#773: Yessiree-Yessiree by Ray Whitley

Peak Month: May 1962
8 weeks on Vancouver’s CFUN chart
Peak Position #5
Peak Position on Billboard Hot 100 ~ did not chart

Ray Whitley was born in Columbus, Georgia, in November, 1943. In 1958, at the age of fourteen, Ray Whitley formed his own band. He soon caught the attention of Producer Felton Jarvis who introduced Ray to Bill Lowery. Whitley was offered work as a staff songwriter for Bill Lowery’s publishing company, Lowery Music Publishers of Atlanta, Georgia. When he was 17 years old, Ray Whitley recorded his first record, “I Wasn’t Sure.” Deejays weren’t sure about the single and gave it a pass. His second attempt, “Yessiree – Yessiree,” got airplay in San Francisco, Seattle and Vancouver (BC).

 

Yessiree-Yessiree by Ray Whitley

I like the way you walk, I like the talk,
I like the way you kiss, kiss me.
Oh, oh, oh, yessiree, yessiree.

I like the way you talk on the phone
when I am all alone.
I like the way you talk, talk to me. Oh me.
Oh, oh, oh, yessiree, yessiree.

I like your lips, I like your hair,
I like the clothes that you wear.
I like your arms around me.
Yessiree, yessiree.

I like the way you say you care,
and the way you wear your hair.
And the way you kiss, oh me.
Oh, oh, oh, yessiree, yessiree.

I like your lips, I like your hair,
I like the clothes that you wear.
I like your arms around me.
Yessiree, yessiree.

I like the way you say you care,
and the way you wear your hair.
I like the way you kiss, oh me.
Oh, oh, oh, yessiree, yessiree.
You look good, oh, you look good…

“Yessiree – Yessiree” is one of the many Elvis sound-alike tunes recorded by other recording artists. Ral Donner, Conway Twitty and Vince Everett are three examples of singers who had hits on the Vancouver pop charts by sounding like Elvis. “Yessiree – Yessiree” is a song about early feelings of attraction and noticing what you like about the person you’re getting to know. In this case, her lips, her hair, her kiss, the way she wears her clothes, the way she walks, the way she talks on the phone and the way she says she cares. Whitley was singing this song at the age of 18 and what he knew to write about were feelings of attraction and having a teenage crush. While a married couple might remark on each others hair, clothes, tone of voice, kiss and the way their partner walks down the street, that kind of effusiveness can get tired quickly. The married partner wants a more expansive conversation. But when a teenager has a crush on someone and they are elated each time she, or he, walks into a room, the feelings are real and need to be taken seriously.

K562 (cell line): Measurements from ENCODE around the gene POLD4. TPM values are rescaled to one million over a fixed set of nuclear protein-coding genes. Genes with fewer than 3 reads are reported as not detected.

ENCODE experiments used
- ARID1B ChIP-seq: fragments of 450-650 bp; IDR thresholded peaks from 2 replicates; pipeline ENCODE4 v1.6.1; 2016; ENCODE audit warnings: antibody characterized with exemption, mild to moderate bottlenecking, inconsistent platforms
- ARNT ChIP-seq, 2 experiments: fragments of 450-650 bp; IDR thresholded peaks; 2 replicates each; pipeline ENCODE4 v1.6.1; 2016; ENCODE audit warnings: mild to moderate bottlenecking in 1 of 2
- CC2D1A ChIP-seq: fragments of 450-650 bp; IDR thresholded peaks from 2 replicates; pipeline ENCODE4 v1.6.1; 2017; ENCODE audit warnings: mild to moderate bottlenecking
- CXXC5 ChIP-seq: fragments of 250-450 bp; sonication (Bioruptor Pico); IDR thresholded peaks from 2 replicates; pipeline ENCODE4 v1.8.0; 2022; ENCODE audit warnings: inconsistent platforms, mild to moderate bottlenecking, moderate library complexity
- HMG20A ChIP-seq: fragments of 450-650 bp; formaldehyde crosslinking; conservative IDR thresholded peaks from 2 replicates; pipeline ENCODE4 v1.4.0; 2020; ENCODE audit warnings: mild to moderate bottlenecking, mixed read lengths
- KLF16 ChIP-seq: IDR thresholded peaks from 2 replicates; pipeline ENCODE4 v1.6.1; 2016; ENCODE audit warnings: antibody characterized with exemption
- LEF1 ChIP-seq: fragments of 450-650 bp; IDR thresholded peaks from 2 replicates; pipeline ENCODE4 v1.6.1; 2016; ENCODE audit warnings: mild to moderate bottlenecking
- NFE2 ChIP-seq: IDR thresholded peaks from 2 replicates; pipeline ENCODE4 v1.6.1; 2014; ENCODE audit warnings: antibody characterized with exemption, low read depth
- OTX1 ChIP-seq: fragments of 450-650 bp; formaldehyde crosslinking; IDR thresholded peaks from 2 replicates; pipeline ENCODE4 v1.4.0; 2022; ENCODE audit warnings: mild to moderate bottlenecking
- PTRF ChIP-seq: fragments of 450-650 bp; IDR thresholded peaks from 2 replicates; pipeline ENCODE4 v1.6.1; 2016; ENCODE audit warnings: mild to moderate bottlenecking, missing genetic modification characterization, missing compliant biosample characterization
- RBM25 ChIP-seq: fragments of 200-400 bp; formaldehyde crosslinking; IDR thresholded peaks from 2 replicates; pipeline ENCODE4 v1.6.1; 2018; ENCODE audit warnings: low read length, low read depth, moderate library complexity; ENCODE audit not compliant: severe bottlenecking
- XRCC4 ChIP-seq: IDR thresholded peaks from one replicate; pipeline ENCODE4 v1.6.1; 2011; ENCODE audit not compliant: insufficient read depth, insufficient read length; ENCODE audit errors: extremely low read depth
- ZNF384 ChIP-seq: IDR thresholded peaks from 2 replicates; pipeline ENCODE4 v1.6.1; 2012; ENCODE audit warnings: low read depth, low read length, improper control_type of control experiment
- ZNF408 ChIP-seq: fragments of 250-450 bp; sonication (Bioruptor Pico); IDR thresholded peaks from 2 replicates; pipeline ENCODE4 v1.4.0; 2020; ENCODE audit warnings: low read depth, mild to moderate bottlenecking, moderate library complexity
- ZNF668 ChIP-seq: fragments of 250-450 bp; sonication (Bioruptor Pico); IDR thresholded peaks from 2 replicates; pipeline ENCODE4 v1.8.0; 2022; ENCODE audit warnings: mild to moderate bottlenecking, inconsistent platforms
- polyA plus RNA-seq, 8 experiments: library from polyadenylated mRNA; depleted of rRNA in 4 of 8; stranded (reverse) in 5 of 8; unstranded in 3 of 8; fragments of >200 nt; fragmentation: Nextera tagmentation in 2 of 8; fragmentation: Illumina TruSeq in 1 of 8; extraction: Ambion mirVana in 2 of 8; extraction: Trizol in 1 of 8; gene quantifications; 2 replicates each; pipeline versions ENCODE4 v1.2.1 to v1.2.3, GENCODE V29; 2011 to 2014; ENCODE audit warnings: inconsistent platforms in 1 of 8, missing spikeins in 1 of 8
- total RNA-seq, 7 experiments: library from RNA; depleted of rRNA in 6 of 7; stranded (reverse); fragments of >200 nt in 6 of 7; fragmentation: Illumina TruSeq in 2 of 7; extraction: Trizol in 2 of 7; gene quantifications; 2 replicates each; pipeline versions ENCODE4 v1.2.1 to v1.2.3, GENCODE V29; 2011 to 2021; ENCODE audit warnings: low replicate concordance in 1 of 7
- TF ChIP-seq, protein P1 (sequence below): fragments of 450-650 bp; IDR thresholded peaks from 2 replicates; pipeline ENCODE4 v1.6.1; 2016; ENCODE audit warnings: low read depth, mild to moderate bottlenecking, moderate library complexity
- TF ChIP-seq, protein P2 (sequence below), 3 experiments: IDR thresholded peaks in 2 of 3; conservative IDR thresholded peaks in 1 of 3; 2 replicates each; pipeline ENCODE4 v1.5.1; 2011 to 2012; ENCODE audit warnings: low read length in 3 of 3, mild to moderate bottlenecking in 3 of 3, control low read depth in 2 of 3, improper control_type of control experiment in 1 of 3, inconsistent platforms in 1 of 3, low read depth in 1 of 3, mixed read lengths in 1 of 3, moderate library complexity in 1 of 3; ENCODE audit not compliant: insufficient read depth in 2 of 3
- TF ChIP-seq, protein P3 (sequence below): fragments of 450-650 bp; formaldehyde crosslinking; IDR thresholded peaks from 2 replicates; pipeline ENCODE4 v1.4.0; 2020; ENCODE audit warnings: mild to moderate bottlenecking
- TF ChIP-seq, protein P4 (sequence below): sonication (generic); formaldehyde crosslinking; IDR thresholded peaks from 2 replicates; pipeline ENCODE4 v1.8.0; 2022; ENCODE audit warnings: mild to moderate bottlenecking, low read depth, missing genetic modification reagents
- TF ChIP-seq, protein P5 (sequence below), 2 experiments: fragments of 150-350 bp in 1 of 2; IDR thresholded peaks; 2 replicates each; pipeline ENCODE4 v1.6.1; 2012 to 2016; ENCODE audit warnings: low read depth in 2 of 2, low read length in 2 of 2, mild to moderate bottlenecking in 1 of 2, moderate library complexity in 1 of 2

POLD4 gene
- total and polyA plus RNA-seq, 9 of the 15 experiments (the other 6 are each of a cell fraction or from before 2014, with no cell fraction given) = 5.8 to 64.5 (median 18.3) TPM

In his Psychology Today article, “Adolescence And The Teenage Crush,” Carl Pickhardt explains that teenage crushes are an early approximation of love. Pickhardt states, “Because a romantic crush is a potent mix of idealization and infatuation, it doesn’t require knowing another person well at all. In some cases a superficial impression can be provocation enough. “I like how she’s so quiet and watchful and keeps to herself.” “I like how what others think doesn’t matter to him.” In Ray Whitley’s song one might wonder how much time the guy in the song is spending daydreaming about the girl of his dreams. At some point he is going to have to find out how much she likes him, in addition to kissing and hugging. He’ll want to find out they have in common and what they can do together when they aren’t making out. Whitley released a dozen singles between 1961 and 1970. Among the releases after “Yessiree – Yessiree” was a song titled “Teenage Crush.” None of his singles ever made the Billboard Hot 100